Figure 1: (a) Initial configuration of magnetic field lines for a dipole and (b) for the extrapolation of the surface map using the potential-field source surface (PFSS) technique, where the dashed circumference represents the position of the source surface. (c) Final configuration of the of magnetic field lines after the self-consistent interaction with the stellar wind considering a dipolar surface distribution of magnetic fields and (d) considering the observationally derived magnetic map. Note that panels (b) and (d) are shown for different stellar rotation phases.

2.2 Observed Surface Field

In the remaining cases, we implemented a more realistic distribution of magnetic fields at the surface of the star. This is the first time an observed magnetogram has been included in a MHD wind model for a low-mass star. Magnetic maps for V374 Peg have been presented in Donati et al. (2006); Morin et al. (2008b), and are derived from data acquired in 2005 Aug, 2005 Sep, and 2006 Aug. As a first step, we have opted to implement the maps derived from the particular set of observations made in 2005 Aug. Figure 2 shows the radial, meridional and azimuthal components of the surface magnetic field of V374 Peg obtained through extrapolations of the surface map using the PFSS technique, as described in Jardine et al. (2002). In the PFSS model, the stellar wind plasma is not included directly, but its effects on the magnetic field (and vice-versa) are incorporated through the inclusion of the source surface. Such a surface, for instance, alters the number of open magnetic field lines, through where a stellar wind could escape. PFSS methods are usually criticised because their basic assumptions (the magnetic field is a potential field and the source surface is spherical) may not always be met. However, the advantage of the PFSS method over the MHD models relies on its simplicity: it is simpler to implement and requires much less computer resources than MHD models. In our model, we use the magnetic field configuration derived by the PFSS method as initial condition and boundary condition at the surface of the star. We note that the surface maps presented in Figure 2 matches the observed maps closely.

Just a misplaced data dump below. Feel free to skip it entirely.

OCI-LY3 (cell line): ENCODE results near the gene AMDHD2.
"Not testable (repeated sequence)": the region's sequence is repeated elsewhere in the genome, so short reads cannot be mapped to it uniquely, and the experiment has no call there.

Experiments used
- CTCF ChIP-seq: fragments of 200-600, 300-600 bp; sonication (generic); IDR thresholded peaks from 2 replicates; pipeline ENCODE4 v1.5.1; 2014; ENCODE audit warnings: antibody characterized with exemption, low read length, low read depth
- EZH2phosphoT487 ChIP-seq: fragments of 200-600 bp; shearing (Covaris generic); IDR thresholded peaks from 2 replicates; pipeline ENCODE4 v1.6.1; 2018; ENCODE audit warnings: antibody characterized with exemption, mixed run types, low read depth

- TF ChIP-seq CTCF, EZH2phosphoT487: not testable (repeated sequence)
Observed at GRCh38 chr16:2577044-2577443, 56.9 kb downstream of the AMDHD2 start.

A meridional cut of the initial configuration of the magnetic field lines is presented in Figure 1b. The source surface (dashed circumference) is chosen to lie at , where beyond that, the magnetic field is considered to be purely radial. We can see that the extrapolated field is indeed mainly dipolar, slightly inclined with respect to the rotational axis of the star (-axis). We note that the surface of the star that occupies co-latitudes is never in view as the star rotates and so the magnetic field there can not be reconstructed reliably.

Figure 2: The three components of the surface magnetic field of V374 Peg obtained through extrapolations of the surface map using the PFSS technique. Maps were derived by Donati et al. (2006); Morin et al. (2008b) and extrapolations were done as described in Jardine et al. (2002).

3 Results